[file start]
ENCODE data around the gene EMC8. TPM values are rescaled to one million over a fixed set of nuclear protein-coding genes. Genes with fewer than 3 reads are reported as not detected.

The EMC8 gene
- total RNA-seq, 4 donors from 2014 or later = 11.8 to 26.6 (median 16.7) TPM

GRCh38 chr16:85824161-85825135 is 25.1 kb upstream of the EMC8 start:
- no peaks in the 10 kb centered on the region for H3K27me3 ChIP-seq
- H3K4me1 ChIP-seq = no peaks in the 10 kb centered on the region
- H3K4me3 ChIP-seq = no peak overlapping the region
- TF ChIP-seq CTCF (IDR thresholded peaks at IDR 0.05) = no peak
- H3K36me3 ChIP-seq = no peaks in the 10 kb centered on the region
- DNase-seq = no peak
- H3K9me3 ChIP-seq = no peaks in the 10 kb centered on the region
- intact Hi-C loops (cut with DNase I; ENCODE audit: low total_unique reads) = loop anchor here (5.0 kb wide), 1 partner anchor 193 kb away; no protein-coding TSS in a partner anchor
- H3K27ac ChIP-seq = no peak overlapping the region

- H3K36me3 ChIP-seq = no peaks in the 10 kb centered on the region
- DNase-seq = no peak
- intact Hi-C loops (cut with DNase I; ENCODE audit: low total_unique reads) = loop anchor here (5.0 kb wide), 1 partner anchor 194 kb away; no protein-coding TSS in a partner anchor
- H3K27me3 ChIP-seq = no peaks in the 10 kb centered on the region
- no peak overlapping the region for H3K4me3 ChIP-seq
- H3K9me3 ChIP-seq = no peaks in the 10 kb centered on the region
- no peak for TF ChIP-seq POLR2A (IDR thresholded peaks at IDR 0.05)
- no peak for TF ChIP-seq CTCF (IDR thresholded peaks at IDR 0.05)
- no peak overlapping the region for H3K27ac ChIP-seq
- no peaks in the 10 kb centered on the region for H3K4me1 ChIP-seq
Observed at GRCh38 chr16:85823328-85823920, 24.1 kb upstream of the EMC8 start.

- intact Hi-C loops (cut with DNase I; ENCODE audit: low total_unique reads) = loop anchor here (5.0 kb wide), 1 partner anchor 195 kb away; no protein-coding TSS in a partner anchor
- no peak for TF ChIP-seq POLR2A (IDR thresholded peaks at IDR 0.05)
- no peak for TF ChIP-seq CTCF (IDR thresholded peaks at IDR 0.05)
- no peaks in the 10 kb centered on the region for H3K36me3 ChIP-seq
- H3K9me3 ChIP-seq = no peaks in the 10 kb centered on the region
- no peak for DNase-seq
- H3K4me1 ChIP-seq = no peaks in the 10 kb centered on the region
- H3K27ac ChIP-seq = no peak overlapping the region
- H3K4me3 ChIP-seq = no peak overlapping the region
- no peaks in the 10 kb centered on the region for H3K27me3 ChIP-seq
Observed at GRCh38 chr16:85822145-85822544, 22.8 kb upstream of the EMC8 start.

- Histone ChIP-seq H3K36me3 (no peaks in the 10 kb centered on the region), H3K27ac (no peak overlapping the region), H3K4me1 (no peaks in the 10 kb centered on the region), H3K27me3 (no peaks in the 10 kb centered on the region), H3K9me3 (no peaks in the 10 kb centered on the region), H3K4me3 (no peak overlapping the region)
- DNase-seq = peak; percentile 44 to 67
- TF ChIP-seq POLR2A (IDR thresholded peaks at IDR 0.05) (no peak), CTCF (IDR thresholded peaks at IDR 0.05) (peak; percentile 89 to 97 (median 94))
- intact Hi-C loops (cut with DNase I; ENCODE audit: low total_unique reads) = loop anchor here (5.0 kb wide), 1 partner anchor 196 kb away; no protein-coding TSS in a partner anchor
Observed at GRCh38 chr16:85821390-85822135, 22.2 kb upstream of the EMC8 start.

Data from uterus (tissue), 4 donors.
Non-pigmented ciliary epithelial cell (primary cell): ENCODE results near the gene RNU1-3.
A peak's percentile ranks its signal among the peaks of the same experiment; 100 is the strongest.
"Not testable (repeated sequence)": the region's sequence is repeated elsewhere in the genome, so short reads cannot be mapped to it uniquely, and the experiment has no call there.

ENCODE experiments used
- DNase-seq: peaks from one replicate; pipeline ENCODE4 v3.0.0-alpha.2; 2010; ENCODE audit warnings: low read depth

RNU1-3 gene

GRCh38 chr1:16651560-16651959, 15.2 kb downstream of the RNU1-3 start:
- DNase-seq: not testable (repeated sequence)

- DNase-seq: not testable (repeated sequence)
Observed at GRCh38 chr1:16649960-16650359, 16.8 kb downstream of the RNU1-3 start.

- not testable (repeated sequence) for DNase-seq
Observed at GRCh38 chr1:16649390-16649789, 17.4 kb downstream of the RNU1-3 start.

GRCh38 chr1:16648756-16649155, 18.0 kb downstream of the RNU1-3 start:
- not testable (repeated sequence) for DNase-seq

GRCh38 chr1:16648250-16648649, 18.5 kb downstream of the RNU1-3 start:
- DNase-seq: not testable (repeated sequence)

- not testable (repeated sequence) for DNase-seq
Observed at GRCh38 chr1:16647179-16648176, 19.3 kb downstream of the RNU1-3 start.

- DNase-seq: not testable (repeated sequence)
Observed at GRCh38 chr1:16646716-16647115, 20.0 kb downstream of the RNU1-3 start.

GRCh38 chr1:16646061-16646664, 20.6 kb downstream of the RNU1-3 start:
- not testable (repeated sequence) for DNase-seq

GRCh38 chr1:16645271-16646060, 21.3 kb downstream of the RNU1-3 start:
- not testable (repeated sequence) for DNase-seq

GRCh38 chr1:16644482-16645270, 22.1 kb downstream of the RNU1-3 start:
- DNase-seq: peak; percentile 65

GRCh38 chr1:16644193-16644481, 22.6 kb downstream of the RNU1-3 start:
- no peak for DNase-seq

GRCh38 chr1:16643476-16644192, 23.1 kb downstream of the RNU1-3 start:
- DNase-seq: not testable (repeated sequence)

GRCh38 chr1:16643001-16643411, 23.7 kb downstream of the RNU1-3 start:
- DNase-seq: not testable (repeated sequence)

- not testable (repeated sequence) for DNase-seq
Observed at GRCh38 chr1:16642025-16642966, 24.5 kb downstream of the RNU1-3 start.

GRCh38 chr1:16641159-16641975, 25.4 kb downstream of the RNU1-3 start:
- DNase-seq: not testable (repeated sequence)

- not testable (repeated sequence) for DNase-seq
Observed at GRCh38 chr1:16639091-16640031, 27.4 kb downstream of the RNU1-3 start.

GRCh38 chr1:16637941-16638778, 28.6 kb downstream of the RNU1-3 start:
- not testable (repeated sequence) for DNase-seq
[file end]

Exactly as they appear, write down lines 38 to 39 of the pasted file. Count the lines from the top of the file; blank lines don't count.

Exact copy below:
- TF ChIP-seq POLR2A (IDR thresholded peaks at IDR 0.05) (no peak), CTCF (IDR thresholded peaks at IDR 0.05) (peak; percentile 89 to 97 (median 94))
- intact Hi-C loops (cut with DNase I; ENCODE audit: low total_unique reads) = loop anchor here (5.0 kb wide), 1 partner anchor 196 kb away; no protein-coding TSS in a partner anchor